Arm

Arm shares are being treated like royalty today, despite being disdained as commoners at the open. 

Chris Nuttall

Intel has launched its first Atom processor for data centres, defending its high-margin server business from oncoming attacks by cheaper, low-powered chips based on designs of the UK’s Arm.

The Atom S1200 (pictured) product family, formerly codenamed Centerton, consumes just 6 watts of power, compared to the 45 watts drawn by Intel’s high-performance Xeon processors that are traditionally used in data centres. 

Maija Palmer

Warren East, chief executive of Arm Holdings, sees an opportunity for UK technology companies as rising development costs are forcing the structure of the semiconductor chip industry to change.  In our video interview, he also explains to FT technology correspondent Maija Palmer how the internet of things like intelligent fridges or medical devices will lead to more efficient energy use and better healthcare. 

Richard Waters

It’s the weekend. What better time to pour a glass of wine, put your feet up and settle back with… a 9,000-word blog post about the future of Windows?

Not this post (which comes in at a mere 300 words) – this one, from Steven Sinofsky, which lays out Microsoft’s plans for bringing Windows to ARM-based mobile devices. But don’t worry: there’s no reason to read the whole thing to see why it’s got Microsoft-watchers buzzing. 

Tech news from around the web:

Since its integration with Facebook, MOG, the music streaming service, has reached 160,000 monthly average users, a 264 percent growth for the month of October, Venture Beat reports.

Apple is planning to update its retail store to allow customers to buy items through an app, BGR reports. The update is supposed to start on November 3rd. 

Laptops are becoming interesting for Arm again, admits its president Tudor Brown, despite the bevy of increasingly powerful Arm-based tablet models shown at this year’s Computex. 

Chris Nuttall

Intel is predicting a reinvention over the next two years of the consumer PC – a core market for the world’s biggest chipmaker – as it battles competition from smartphones and tablets.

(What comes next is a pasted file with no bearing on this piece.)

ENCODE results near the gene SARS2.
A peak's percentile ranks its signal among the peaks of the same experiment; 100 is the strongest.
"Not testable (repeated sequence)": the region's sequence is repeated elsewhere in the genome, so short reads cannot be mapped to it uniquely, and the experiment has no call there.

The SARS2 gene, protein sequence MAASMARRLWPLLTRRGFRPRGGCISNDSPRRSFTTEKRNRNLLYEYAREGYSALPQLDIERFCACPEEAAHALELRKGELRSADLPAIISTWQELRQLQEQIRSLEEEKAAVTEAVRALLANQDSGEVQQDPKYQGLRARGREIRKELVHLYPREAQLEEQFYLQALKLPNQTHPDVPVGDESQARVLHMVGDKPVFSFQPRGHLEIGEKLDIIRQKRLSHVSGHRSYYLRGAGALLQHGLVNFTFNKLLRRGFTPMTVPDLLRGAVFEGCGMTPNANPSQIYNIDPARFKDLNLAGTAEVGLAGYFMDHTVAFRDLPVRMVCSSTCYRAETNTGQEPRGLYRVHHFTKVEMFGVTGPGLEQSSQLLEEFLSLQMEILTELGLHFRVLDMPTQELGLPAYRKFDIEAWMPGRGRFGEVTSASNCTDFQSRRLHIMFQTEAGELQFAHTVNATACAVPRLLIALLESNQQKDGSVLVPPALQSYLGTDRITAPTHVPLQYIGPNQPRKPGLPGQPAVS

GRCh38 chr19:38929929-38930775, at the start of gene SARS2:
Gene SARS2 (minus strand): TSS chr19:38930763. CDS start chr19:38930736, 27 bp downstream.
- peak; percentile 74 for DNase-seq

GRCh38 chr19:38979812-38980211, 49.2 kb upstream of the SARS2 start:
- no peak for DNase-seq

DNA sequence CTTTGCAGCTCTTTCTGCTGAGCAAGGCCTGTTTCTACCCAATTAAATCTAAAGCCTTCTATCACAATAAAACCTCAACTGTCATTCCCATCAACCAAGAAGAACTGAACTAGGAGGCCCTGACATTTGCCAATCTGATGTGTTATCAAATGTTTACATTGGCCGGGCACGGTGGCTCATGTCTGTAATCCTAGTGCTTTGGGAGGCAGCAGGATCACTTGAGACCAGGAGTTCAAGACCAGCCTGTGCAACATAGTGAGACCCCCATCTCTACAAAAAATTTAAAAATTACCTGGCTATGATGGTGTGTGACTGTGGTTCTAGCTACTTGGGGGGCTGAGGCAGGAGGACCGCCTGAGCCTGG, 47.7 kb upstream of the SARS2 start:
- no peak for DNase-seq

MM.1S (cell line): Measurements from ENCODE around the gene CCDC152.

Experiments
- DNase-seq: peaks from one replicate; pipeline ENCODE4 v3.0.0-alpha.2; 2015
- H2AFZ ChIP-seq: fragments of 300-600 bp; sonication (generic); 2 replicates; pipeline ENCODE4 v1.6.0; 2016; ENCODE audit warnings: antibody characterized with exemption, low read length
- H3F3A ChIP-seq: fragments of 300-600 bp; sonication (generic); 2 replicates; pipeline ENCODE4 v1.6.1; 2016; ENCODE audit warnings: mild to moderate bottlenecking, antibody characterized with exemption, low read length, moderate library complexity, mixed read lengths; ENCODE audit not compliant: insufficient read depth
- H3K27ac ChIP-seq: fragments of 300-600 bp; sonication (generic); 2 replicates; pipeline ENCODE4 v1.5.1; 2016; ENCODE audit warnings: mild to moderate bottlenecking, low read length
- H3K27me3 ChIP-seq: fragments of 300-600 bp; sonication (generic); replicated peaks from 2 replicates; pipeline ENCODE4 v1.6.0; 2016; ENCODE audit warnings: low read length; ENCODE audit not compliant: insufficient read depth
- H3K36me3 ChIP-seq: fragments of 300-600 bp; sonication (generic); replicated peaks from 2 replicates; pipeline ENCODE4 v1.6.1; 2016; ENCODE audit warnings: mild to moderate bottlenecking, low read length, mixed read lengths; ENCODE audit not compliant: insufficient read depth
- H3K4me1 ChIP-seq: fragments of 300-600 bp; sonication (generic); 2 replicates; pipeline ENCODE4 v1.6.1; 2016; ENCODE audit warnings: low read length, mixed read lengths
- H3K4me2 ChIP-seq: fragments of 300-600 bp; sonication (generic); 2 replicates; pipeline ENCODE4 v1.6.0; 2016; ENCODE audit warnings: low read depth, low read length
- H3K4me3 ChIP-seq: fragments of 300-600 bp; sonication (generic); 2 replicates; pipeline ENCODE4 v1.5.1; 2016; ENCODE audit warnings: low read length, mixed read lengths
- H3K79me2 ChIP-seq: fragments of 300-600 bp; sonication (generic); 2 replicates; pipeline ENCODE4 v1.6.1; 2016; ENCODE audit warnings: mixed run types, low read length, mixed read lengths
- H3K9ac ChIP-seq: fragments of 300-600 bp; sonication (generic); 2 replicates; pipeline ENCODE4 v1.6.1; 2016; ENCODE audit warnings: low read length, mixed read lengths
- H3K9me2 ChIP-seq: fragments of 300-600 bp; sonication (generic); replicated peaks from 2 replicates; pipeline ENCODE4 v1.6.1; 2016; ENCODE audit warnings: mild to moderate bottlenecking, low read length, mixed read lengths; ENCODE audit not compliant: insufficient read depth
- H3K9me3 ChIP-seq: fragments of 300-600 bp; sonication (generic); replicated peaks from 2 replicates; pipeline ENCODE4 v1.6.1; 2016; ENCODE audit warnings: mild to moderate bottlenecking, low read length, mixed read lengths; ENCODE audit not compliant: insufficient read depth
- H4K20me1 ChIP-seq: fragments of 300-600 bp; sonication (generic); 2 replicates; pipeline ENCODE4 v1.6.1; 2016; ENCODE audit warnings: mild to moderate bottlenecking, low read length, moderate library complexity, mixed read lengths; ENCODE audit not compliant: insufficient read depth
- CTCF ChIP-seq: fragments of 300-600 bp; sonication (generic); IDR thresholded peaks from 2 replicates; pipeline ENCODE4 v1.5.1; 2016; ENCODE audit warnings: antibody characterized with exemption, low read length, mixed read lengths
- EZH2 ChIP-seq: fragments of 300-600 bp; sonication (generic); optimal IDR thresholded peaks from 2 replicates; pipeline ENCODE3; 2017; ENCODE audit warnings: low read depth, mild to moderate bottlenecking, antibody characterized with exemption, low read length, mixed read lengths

Speaking at the company’s analyst meeting on Tuesday, Paul Otellini, chief executive, said that the PC would become a higher performance mainstream-priced, touch-enabled device that would not compromise on features such as thinness, instant-on capabilities, permanent internet connectivity and all-day battery life. 

Tech news from around the web:

  • Twitter is set to more than triple its advertising revenue to $150m this year as more companies use it to spread marketing messages, according to Bloomberg, with ad sales set to hit $250m by 2012.
  • In a move that could let its users avoid having their online actions monitored, Mozilla Corp is planning to add a “do-not-track” feature to its Firefox browser, the Wall Street Journal reports. The announcement would make Firefox the first Web browser to heed the Federal Trade Commission’s call for the development of a do-not-track system.

 

Chris Nuttall

Intel will make inroads into the tablet and smartphone markets in 2011 and their growth will drive increased sales of it server chips. That was the defiant win-win message from Paul Otellini, chief executive, on Thursday as he responded to concerns that the world’s biggest chipmaker was missing out on the next big wave for consumer technologies. 

From FT Alphaville’s Markets Live on Arm Holdings